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Jennifer Walshe
A Late Anthology of Early Music Vol. 1: Ancient to Renaissance Antonio Poscic , April 17th, 2020 07:31

The history of music from the 2nd to 16th centuries, as told by composer Jennifer Walshe with a little help from an artificial neural network built by Dadabots

As postulated by Arthur C. Clarke, “any sufficiently advanced technology is indistinguishable from magic.” In our current techno-social landscape, this sort of mysticism is pervasive, manifested through machine learning and other pompously named “artificial intelligence” methods – technologies that have, for better or (often) worse, infiltrated all areas of life. Of course, art could not have been spared. As the growing number of music-via-AI attempts demonstrates, idolatry and black box approaches to these computer techniques are doomed to fail. Expectations of creativity and futuristic aesthetics wash ashore trite pieces that border on the accidental. But by seeing these technologies for what they truly are – mere tools of augmentation, megaphones for creativity – the work of Dublin born composer Jennifer Walshe becomes a beautiful, purposeful aberration.

A Late Anthology of Early Music Vol. 1: Ancient to Renaissance, while subtly dichotomous, doesn’t succumb to the conflict between “the human” and “the machine”. Instead, it discovers serendipitous parallels. Here, the building materials are sourced from a torrent of Walshe’s a cappella singing regenerated by SampleRNN, an artificial neural network created and wielded by CJ Carr and Zack Zukowski alias Dadabots. And the partitur? The ostensible “history of Western music”, filtered through the artist’s whimsical perspective and teaching experience. Using the spawned samples as bricks and plaster, Walshe constructs a simulated narrative that traces the transformations of her voice in Dadabots’ accelerated Petri dish – where millennia fit in the span of minutes – and applies it to the similarly abbreviated canonical progress of vocal music.

The seventeen cuts cover the period from the 2nd to the 16th century in chronological order and constitute a digest of the music’s rhythmic, harmonic, and structural evolution. In lock-step, we hear and feel the neural network’s comprehension of Walshe’s singing change. The algorithm goes down one path, makes errors, traces back. Tries another way, makes errors again. This hungry, obsessive dance repeats until the recomposition starts resembling Walshe’s true voice.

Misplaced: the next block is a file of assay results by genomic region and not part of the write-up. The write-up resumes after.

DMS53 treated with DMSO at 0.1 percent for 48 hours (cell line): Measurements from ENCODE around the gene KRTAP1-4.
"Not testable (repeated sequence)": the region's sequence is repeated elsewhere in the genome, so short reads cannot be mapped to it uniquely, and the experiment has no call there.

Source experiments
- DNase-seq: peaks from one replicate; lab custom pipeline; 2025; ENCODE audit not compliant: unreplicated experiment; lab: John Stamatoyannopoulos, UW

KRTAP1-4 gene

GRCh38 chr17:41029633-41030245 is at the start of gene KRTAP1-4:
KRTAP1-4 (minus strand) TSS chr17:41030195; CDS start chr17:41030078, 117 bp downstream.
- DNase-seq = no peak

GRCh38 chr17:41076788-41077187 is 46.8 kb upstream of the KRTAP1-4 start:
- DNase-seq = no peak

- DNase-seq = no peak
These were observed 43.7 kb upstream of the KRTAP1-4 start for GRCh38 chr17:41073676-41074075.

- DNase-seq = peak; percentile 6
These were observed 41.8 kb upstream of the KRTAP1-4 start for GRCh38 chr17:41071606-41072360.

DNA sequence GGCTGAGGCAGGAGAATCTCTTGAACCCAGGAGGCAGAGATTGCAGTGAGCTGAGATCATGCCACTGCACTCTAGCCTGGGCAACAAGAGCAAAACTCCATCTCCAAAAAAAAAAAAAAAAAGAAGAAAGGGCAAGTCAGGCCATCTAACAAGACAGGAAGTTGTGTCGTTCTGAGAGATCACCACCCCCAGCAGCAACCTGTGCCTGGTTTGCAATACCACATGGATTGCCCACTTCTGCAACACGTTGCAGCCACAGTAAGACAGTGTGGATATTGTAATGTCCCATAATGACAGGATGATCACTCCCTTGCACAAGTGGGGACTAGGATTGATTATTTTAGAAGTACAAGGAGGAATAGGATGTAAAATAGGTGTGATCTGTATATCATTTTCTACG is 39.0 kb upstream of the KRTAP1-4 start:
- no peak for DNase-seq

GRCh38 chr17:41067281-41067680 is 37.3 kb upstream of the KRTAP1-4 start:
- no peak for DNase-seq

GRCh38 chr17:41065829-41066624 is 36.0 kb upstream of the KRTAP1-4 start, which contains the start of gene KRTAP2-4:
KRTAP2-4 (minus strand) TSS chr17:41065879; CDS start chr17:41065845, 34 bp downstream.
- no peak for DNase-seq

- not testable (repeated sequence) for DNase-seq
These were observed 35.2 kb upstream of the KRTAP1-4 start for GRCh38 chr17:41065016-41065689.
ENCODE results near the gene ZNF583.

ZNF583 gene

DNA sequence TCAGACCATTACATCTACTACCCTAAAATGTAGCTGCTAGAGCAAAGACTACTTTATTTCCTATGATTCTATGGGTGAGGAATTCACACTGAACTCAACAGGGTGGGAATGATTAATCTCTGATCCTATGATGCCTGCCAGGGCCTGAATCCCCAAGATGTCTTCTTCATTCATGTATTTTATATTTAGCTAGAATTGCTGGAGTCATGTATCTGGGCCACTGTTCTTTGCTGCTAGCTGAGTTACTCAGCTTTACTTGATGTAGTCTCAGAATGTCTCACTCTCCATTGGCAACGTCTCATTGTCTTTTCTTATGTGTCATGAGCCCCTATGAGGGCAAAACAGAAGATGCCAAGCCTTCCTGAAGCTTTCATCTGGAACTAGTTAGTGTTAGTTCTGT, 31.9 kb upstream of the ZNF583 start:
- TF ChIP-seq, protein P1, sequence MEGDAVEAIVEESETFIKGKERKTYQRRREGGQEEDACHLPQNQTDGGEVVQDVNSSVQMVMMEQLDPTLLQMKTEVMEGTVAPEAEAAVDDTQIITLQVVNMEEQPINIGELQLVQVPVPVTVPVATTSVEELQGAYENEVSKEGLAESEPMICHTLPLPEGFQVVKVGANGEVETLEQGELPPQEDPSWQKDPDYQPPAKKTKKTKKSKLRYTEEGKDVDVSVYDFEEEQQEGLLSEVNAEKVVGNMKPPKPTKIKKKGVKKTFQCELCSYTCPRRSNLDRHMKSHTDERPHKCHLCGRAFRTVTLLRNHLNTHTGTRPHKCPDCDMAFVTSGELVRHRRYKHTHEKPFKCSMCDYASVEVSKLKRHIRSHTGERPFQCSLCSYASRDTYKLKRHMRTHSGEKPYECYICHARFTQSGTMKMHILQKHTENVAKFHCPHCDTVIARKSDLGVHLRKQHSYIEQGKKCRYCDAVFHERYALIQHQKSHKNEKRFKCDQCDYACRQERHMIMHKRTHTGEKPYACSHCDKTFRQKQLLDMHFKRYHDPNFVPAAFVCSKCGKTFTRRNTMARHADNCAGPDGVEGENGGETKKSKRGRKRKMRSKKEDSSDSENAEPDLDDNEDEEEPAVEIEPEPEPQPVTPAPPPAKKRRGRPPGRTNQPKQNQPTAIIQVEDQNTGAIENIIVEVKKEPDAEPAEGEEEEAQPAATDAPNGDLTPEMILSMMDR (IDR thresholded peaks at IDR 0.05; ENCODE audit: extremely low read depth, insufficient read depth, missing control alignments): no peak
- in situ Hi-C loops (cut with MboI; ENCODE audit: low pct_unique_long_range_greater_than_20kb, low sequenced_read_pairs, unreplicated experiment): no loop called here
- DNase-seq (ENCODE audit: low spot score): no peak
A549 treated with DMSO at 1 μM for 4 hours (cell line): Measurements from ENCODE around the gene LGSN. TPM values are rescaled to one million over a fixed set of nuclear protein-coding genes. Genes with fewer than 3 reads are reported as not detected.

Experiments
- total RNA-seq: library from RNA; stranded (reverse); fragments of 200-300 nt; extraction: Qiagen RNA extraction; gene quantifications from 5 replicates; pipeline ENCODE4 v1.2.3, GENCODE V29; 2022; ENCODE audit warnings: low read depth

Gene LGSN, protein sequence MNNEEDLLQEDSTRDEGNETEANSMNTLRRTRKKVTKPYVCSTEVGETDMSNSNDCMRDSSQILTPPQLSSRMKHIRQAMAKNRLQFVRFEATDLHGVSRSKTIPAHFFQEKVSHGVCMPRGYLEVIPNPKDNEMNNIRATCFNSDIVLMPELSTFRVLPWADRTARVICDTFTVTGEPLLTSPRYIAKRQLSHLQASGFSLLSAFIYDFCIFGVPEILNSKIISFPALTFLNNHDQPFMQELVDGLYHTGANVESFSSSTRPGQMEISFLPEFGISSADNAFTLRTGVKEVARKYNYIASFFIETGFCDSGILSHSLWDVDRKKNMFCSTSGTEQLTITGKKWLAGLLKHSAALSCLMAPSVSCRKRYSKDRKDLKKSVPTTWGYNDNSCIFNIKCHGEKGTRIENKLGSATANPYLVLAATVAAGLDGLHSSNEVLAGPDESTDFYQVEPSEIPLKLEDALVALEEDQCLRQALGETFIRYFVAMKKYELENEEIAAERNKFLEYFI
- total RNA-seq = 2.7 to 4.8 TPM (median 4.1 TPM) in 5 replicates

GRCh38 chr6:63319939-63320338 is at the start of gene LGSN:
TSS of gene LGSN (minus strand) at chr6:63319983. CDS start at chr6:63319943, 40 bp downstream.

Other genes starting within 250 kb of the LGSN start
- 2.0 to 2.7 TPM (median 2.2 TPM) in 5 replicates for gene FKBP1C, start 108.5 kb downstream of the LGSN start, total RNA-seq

But it’s the mistakes and early generations that delight. In the beginning, there was and is the Seikilos epitaph. Walshe recreates this earliest of preserved compositions using one of Dadabots’ equally green, most rudimentary generations of samples. Flutters, grunts, and whispers of a nascent proto-voice materialise from and dissolve into a hazy background, trying to approximate the piece with their oblique textures, humming a melody once known but forgotten. The rendition appears deliberately flawed, relishing the possibility of reinvention through uncertainty and humour.

Fast forward a few centuries, the sacred monophony of Hildegard von Bingen’s In Principio Omnes turns delirious, possessed by burbling, humming, and giggling noises. On Adam De La Halle’s motet Robins M’Aime and Pérotin’s Organum Triplum, polyphonic voices are given a percussive quality of an alien xylophone dragged through centuries until it sounded like the digital chirp of a dial-up modem. Throughout the album, Walshe’s articulation continues inhabiting impossible forms: from disorienting tonking bells, through uncertain murmurs, to Merzbow-like harsh noise.

By the time Carlo Gesualdo’s and Jacob Arcadelt’s madrigals come along, the synthetic voice has become endearingly textural but deranged as it blows raspberries, beatboxes squeaks, and screeches like fleas trapped in a burning circus – reminiscent of the controlled, absurd vocalisations of Joëlle Léandre and Lauren Newton’s Conversations. In the end, Giovanni Da Palestrina’s Missa Papae Marcelli, Agnus Dei I anchors the record with a haunting operatic inflection closely related to a real human voice and evoking of György Ligeti’s ghostly solemn choir works.

A Late Anthology… fits neatly into Walshe’s oeuvre. Concerned as much with its musical substance as with exploring the technology used to create it, it is a natural sequel to both the linguistic and vocal romps of 2019’s All the Many Peopls and the computational intelligence experiments of the ULTRACHUNK collaboration with visual artist Memo Akten. This album retains the same sense of experimentation and aesthetic direction, but with a new, lovely twist.

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